Alternative Credit Scores for Small and Medium Enterprises

This study presents insights from an alternative credit scoring system, developed to address the shortage of data for informing credit decisions for the small and medium enterprise segment.

In developing countries where credit bureau information is often not available or unreliable, transaction-based lending models allow ‘good’ applicants to demonstrate their quality. The study aims to tackle the persisting shortage of data faced by fraternity of researchers and policymakers in the SME sector. In order to do so, this study developed a credit scoring system that is based on combination of customer transactions and characteristics-based screening. It has been observed that such a combination of personal and business activities provides more relevant data for credit scoring. Behavioural factors are a rich source of information and when computed and used optimally with the history of daily transactions of the accounts, a better measure of creditworthiness can be obtained. Keeping these views in mind, it was hypothesised that certain credit behaviour, driven by underlying business operation and financial health, are relatively stable over time and may serve as a better predictive tool for default risk.
The dataset for the study consisted of 27,386 small business accounts that received limits between January 2005 and March 2008. Basic transaction-level data was used to construct a behavioural profile of each account that is inclusive of transaction, loan utilization and repayment characteristics.
The product used for the purpose of study was a revolving credit product from a major retail bank in India, which allowed businesses to keep negative balance on their existing current account. The transaction level data contained the following extractable information: 1) date the transaction was made, 2) amount of transaction, 3) withdraw or deposit, 4) type of transaction (cash, cheque, transfer), and 5) bank-induced or customer-induced. To supplement the transaction level data, bounced cheque history was also taken into account. Payment history was set in the transaction history and delinquent status was assessed every 30 days. Once interest charges reached 90 days past-due, the account was considered as a NPA.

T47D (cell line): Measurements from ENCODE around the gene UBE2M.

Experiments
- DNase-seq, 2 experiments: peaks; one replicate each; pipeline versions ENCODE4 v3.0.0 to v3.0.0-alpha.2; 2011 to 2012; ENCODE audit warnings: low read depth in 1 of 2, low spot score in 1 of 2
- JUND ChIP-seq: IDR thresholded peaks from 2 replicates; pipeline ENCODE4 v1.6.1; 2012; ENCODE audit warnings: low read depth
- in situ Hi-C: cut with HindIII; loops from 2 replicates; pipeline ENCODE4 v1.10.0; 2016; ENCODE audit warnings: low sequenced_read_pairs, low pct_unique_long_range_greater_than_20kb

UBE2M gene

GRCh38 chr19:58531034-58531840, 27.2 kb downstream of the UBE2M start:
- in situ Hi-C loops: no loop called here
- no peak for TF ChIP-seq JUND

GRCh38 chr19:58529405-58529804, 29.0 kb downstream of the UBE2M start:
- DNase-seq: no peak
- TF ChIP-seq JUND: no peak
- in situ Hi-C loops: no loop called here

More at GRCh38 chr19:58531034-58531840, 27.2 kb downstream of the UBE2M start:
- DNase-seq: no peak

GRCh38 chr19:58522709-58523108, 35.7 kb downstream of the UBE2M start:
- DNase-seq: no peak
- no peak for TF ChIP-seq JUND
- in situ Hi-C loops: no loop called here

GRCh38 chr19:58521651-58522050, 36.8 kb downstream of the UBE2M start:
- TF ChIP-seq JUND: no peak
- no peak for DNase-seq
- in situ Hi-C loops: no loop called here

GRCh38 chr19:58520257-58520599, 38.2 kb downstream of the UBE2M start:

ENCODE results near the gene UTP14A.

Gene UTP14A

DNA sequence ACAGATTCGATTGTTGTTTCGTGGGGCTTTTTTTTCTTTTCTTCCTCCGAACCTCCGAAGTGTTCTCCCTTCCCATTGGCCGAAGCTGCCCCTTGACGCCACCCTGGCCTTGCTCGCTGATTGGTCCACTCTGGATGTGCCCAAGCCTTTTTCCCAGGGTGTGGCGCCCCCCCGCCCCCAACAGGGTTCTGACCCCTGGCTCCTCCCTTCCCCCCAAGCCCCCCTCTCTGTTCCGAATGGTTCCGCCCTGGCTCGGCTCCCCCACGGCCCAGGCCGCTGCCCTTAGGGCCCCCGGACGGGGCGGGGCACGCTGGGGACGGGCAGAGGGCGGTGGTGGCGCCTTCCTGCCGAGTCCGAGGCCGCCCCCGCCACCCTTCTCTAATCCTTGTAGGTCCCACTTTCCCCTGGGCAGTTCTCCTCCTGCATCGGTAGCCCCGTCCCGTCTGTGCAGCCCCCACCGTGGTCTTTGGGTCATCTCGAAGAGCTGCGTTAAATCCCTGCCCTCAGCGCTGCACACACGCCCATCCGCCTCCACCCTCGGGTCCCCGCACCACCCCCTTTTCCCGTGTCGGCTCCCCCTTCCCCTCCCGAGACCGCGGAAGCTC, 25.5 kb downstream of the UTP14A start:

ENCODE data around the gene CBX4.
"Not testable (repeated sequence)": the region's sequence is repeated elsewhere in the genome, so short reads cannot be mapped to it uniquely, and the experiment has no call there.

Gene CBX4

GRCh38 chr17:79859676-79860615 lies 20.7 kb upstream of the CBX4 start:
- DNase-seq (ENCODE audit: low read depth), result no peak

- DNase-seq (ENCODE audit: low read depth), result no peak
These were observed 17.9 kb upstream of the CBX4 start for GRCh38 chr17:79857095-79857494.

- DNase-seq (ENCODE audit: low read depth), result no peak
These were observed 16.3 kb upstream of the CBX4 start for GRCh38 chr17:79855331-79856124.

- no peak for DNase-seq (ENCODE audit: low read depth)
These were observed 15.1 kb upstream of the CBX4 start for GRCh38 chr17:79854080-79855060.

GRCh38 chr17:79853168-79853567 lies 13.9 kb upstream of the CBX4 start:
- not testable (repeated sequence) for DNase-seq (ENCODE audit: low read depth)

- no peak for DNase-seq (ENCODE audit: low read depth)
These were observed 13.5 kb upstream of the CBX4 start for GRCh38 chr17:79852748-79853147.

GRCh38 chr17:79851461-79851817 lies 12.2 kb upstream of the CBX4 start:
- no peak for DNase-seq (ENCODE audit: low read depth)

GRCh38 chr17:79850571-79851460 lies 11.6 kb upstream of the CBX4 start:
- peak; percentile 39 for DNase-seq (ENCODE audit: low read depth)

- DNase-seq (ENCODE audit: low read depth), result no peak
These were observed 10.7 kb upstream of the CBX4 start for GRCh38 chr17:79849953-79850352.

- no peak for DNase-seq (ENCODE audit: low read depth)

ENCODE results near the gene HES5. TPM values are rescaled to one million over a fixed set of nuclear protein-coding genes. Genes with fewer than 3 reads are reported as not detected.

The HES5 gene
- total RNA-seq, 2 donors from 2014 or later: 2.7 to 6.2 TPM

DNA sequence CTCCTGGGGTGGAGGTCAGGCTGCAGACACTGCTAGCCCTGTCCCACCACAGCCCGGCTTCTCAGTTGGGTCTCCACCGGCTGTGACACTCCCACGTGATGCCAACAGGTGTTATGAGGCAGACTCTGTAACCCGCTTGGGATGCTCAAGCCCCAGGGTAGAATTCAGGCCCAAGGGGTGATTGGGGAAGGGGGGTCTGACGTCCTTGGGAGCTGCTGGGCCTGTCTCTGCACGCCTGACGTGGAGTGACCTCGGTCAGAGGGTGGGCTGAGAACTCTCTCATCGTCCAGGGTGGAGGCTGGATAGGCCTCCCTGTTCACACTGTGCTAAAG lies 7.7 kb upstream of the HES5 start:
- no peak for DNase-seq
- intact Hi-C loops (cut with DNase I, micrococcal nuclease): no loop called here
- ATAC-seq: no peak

Behavioural factors that were examined in the study included: transaction level behaviour, account balance parameters and delinquent behaviour. Transaction level behaviour refers to the size and types of transactions an account usually made encompassing total number of transactions, average transaction amount, share of transactions from cash and number of bounced cheques. For each parameter, two values were calculated, one for withdrawal and one for deposit.

Key Findings

From the results, it can be concluded that utilizing the behavioural model to make renewal decisions leads to a significant improvement in portfolio performance regardless of what filtering criteria the account is sanctioned under.


Such a model can serve as an alternative to close the gaps in client credit scoring models. Similarly, the findings may improve the application of credit scoring on SME lending, especially in developing countries, where consumer credit reports and business financial statements are not easily available and allow more effective distribution of capital to creditworthy customers.

Thematic area

MSME & Entrepreneurship

Project Leads

Antoinette Schoar


Pan India